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Monday, November 30, 2009

A peaceful titan or Madonna in lingerie?

The reasons for coming to Shambhala that rainy night were eclectic among our group. There was my fictional reason, stress relief, for help with depression, and my favorites:
  • further develop one’s psychic ability, and
  • complete a fourth-year assignment to try something new.
The university student brought along her boyfriend, who sat at the ready to yank her out of there and run for the door if it started to resemble some weird cult.

After making sure everyone was comfortable—extra cushions or a chair for those who needed them (not me, I could sit cross legged because I was fit and did yoga regularly), it was time for simple instruction:
  • Keep your eyes open and the gaze forward on the floor without focusing on anything in particular.
  • Just breathe and be still.
It was off to the meditation races. Here’s what my inner life looked like for those few minutes:
  • My ankles are starting to hurt. How am I supposed to think of nothing when my ankles hurt?
  • Back to the breath.
  • Gotta remember the followup lice treatment. It’s a miracle our washing machine hasn’t kacked out with all the insect troubles we’ve had to deal with over the last two years.
  • If I find gnits on their heads after Round 2 of treatment, we’ll have to do 12 more loads of laundry. I’ll want to run away from home.
  • Breathe
  • Maybe I can whittle our wardrobes down to five outfits each.
  • Oli should sign up for this. It’d be good for him.
  • Shut up!
  • Must get Sauvignon Blanc for Saturday. And red wine for Friday too for that matter.
  • What’s Tibetan for: She who has the attention span of a gnat?
“Time’s up. Anyone have any thoughts?”

I snorted. That’s all I was—a seething mass of thoughts that make me feel dissatisfied and snarly.

Henry shared a Buddhist anecdote about imagining we’re in a house, with the front and back doors open.

“Just let the thoughts pass on through,” he said. “Don’t serve them tea and cookies.”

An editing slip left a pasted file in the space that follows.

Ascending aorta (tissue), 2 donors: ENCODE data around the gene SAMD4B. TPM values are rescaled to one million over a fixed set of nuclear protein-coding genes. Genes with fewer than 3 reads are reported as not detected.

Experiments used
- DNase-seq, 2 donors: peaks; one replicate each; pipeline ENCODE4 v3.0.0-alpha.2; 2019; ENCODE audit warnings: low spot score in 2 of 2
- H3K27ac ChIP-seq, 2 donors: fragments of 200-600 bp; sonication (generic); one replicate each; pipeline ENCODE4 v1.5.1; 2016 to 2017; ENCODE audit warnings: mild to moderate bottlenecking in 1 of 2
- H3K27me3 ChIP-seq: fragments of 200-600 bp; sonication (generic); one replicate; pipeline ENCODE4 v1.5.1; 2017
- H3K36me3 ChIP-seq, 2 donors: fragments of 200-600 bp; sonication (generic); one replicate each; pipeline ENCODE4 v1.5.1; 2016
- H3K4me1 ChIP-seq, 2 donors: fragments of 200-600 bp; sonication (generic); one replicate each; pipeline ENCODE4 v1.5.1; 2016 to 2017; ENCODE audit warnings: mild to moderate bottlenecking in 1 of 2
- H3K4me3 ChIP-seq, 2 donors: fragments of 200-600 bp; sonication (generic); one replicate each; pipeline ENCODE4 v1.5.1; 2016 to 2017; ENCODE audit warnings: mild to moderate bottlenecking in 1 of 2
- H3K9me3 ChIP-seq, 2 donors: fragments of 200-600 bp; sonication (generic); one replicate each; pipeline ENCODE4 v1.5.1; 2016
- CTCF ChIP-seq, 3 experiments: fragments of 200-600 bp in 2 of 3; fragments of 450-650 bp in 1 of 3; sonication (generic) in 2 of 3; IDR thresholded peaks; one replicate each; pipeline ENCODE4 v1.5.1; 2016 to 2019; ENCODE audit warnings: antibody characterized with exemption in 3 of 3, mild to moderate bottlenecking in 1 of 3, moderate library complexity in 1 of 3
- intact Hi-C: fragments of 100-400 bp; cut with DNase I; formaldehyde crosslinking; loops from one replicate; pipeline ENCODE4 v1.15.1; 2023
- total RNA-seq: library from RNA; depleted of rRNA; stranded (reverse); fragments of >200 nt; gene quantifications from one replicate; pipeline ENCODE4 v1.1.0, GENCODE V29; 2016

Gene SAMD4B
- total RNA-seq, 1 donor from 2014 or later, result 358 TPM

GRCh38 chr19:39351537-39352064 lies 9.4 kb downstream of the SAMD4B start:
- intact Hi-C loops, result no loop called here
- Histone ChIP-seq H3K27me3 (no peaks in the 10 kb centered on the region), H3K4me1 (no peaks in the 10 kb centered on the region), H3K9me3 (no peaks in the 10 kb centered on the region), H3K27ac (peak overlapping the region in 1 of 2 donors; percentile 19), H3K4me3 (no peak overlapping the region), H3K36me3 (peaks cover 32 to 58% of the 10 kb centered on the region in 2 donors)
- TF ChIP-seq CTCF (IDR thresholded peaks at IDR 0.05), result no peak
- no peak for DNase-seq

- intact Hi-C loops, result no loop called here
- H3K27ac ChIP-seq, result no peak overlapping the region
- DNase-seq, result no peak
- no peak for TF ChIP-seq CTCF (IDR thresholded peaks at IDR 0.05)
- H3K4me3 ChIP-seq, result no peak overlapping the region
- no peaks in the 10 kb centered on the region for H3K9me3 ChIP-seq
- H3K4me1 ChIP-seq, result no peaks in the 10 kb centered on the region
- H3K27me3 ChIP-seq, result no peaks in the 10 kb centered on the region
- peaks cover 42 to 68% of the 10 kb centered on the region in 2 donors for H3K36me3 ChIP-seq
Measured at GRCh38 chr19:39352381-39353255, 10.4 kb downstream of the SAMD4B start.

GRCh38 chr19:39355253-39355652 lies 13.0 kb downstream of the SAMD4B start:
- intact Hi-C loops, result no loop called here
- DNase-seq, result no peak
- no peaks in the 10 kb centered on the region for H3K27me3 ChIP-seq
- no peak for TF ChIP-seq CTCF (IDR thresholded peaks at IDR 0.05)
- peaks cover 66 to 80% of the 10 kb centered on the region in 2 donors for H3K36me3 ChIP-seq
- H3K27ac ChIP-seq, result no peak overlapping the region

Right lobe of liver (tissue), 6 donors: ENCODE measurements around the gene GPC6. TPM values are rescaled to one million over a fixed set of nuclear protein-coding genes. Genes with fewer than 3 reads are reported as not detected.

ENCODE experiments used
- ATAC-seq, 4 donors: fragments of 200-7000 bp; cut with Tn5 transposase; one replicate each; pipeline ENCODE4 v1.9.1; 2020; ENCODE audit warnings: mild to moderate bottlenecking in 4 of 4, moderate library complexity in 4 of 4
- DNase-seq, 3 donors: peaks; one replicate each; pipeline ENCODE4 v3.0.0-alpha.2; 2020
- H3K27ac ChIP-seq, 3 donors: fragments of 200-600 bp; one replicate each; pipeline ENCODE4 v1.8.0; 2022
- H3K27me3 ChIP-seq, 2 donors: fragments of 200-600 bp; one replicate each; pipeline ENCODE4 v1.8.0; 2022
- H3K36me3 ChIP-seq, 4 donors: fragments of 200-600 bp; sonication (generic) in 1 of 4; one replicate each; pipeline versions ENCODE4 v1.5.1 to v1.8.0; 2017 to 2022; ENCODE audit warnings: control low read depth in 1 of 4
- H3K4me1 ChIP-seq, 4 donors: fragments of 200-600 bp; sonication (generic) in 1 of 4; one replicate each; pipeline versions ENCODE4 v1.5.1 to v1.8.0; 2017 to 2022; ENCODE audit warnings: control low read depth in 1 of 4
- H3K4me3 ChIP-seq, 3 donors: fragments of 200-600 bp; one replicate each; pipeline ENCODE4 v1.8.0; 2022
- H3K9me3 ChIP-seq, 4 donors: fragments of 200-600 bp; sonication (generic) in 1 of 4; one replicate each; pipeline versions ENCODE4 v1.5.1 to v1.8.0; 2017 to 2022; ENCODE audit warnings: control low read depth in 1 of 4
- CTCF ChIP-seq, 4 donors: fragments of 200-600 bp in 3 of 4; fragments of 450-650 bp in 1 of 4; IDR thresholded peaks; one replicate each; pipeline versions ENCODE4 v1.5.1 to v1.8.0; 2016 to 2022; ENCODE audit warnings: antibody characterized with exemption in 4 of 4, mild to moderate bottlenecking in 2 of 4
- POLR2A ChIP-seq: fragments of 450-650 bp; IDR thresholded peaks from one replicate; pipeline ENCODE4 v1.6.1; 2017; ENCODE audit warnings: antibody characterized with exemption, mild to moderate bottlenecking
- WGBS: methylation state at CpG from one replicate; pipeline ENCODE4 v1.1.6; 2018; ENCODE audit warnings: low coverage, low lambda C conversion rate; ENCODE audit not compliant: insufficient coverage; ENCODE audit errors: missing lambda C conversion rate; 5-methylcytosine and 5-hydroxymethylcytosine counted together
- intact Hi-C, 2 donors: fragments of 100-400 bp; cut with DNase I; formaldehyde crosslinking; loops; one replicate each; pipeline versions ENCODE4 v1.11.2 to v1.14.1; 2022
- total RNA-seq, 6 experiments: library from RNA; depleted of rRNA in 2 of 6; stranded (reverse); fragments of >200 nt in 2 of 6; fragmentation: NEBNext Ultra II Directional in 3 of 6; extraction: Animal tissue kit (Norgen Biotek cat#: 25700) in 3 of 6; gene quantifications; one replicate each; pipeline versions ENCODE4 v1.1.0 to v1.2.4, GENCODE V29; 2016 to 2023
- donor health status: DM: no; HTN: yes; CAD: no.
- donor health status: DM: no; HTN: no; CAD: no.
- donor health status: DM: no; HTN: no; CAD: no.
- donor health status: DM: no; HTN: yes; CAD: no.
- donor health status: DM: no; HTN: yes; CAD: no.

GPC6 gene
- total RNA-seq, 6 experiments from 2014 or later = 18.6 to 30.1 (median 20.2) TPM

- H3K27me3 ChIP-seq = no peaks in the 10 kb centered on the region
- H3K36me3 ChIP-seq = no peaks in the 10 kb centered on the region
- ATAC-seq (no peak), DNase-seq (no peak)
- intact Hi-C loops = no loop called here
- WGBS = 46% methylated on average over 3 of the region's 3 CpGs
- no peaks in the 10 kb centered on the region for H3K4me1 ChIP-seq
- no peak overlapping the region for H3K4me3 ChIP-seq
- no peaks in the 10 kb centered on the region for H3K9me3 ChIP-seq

That’s what I was doing wrong. I was busy renovating, growing heirloom tomatoes, preparing a 10 course-meal, and opening the door for the jangling horde of uninvited thoughts.

Then we took another crack at it. Here’s how it went:
  • Breathe.
  • Maybe I’ll sign up for a course here.
  • Just thinking. Breathe.
  • Breathe.
  • I wonder how often these cushions get cleaned?
  • Breathe.
  • Someone here is a really loud breather.
  • Breathe
  • Hey, it’s quiet in my head. Shit! I ruined it.
That was much better.

I figure that if I could achieve a few more seconds of mental peace, then I’d probably stymie it by getting irritated by my own blinking.

On Sundays, they meditate for two hours here. Two hours!

The rockstars of Buddhism (not to be confused with Buddhist rockstars) go on retreats that last for three years, three months and three days.

Start with smaller amounts of time, Henry suggested.

I learned to run one minute at a time. I’ll meditate one minute at a time, until my brain becomes a peaceful titan, or maybe my brain will become muscular, yet svelte like Madonna in lingerie. Figuratively speaking.

I have a small head; no titan would ever fit in there.


  1. I have a small head too. All the better to get the xx-small toques on sale that no other adults can wear.

    I noticed that you remembered to keep breathing throughout...this is essential to the practice. And you managed to do it effortlessly and without stopping.

    I would say it was a success.

  2. Thanks, Sheyna! I think it's important to set realistic goals.

    And the small head thing can be a real advantage, as you've pointed out.